August 18, 2010 Bureau of European and Eurasian Affairs
U.S Department of State
The French language derives from the vernacular Latin spoken by the Romans in Gaul, although it includes many Celtic and Germanic words. Historically, French has been used as the international language of diplomacy and commerce. Today it remains one of six official languages at the United Nations and has been a unifying factor in Africa, Asia, the Pacific, and the Caribbean.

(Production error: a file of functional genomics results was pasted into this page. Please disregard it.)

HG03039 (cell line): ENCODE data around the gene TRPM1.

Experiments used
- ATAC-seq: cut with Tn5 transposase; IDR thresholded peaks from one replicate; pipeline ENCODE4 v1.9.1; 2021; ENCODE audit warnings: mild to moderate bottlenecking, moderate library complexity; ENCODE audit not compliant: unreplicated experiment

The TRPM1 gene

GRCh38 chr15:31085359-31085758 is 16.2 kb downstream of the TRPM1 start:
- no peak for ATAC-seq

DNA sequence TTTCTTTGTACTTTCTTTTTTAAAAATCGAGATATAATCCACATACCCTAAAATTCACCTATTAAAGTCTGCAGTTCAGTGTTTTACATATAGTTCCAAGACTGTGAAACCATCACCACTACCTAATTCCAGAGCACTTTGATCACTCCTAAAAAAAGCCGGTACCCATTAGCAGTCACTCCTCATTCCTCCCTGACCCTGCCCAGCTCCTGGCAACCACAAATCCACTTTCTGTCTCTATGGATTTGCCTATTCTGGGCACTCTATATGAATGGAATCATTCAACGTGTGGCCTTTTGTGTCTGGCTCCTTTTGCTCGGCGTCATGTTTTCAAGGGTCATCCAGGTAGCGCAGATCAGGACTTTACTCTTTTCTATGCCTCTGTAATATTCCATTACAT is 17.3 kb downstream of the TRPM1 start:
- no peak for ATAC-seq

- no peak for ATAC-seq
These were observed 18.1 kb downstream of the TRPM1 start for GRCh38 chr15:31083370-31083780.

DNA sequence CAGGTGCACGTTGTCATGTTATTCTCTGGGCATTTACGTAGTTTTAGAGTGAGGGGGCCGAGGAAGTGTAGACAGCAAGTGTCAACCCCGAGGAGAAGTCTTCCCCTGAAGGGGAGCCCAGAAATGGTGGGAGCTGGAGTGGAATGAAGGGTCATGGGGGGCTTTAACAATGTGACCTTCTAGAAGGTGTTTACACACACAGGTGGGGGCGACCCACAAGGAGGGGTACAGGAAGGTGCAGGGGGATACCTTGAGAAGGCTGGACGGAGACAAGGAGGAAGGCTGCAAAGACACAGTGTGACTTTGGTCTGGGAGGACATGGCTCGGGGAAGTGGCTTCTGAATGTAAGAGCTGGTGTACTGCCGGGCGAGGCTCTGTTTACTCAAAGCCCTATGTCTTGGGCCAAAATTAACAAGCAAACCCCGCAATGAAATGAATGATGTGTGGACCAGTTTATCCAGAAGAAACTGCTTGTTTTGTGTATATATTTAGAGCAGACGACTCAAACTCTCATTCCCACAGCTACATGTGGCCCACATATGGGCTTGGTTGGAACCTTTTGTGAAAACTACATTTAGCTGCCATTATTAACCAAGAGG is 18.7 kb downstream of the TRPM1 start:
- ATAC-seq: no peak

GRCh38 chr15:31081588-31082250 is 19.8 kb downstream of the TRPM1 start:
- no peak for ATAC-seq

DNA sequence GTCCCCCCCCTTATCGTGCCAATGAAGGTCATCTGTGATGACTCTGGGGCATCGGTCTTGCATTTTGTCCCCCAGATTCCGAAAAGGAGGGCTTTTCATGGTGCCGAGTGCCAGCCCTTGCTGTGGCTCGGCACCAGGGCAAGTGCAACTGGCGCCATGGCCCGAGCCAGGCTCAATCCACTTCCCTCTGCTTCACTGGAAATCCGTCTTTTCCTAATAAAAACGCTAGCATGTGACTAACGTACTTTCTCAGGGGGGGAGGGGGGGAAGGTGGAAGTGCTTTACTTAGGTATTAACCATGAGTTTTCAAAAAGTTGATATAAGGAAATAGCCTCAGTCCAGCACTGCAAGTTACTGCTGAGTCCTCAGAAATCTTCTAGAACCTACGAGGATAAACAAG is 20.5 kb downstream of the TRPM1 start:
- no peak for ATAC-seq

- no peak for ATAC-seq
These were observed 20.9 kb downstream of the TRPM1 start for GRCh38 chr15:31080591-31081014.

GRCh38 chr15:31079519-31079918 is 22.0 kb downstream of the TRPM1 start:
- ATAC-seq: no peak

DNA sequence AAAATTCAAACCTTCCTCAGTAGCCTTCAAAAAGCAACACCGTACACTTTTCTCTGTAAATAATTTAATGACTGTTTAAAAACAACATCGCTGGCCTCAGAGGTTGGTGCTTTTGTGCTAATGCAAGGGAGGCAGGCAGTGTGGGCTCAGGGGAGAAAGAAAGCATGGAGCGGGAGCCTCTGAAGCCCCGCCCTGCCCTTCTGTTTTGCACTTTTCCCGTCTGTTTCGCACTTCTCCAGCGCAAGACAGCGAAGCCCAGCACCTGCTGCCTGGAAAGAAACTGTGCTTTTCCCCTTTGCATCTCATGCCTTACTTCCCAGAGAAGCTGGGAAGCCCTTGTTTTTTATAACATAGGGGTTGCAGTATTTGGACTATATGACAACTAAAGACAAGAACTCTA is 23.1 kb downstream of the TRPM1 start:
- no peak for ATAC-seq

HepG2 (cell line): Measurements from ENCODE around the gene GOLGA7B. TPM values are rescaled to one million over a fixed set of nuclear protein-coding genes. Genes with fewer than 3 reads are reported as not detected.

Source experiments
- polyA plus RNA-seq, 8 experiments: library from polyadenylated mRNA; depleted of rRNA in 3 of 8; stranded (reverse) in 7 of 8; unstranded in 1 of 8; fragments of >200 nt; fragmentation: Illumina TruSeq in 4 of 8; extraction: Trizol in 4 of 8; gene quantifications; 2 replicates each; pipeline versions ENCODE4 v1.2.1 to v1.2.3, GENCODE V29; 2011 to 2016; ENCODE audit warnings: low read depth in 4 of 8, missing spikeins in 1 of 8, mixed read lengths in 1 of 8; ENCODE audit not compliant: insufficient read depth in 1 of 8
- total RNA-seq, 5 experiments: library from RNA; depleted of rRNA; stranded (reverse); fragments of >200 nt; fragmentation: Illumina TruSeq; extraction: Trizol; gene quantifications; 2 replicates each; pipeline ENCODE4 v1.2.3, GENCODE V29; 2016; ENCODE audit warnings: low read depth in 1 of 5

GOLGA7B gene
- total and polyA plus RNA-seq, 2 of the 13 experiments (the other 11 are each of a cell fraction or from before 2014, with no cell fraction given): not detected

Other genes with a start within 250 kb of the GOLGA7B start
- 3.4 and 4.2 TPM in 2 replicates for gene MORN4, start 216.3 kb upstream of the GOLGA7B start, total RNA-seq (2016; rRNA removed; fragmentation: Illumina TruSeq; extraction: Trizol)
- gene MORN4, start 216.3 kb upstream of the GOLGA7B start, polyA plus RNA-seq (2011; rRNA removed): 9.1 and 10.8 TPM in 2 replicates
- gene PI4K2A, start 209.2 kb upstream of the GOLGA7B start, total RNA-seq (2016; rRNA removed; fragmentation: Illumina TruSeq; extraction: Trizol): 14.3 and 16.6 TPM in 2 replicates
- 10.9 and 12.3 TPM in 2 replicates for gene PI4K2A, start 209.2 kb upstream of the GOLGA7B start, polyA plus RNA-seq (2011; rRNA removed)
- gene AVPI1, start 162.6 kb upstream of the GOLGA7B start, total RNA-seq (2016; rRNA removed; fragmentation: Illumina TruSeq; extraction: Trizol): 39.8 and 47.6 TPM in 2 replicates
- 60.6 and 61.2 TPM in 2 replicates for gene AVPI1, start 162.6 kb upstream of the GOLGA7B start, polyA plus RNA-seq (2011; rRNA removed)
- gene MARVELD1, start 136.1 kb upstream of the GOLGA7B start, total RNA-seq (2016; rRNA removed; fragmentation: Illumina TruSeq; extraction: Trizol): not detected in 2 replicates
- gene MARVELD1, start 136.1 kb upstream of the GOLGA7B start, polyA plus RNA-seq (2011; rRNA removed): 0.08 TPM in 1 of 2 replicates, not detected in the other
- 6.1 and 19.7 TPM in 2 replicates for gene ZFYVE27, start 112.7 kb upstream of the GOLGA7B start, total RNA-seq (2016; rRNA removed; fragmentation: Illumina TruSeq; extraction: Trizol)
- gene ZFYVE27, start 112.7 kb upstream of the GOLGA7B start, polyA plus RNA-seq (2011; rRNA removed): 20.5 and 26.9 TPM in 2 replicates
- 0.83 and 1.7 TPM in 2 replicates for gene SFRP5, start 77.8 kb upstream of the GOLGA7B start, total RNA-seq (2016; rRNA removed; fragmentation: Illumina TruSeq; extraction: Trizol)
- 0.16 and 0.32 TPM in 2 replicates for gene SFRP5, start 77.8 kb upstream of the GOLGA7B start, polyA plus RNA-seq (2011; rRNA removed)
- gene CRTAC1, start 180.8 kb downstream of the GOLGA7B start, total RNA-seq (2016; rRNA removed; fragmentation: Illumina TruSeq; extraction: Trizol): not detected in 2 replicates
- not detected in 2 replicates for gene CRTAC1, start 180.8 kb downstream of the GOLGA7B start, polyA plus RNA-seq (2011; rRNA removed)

France was one of the earliest countries to progress from feudalism to the nation-state. Its monarchs surrounded themselves with capable ministers, and French armies were among the most innovative, disciplined, and professional of their day. During the reign of Louis XIV (1643-1715), France was the dominant power in Europe. But overly ambitious projects and military campaigns of Louis and his successors led to chronic financial problems in the 18th century. Deteriorating economic conditions and popular resentment against the complicated system of privileges granted the nobility and clerics were among the principal causes of the French Revolution (1789-94). Although the revolutionaries advocated republican and egalitarian principles of government, France reverted to forms of absolute rule or constitutional monarchy four times--the Empire of Napoleon, the Restoration of Louis XVIII, the reign of Louis-Philippe, and the Second Empire of Napoleon III. After the Franco-Prussian War (1870), the Third Republic was established and lasted until the military defeat of 1940.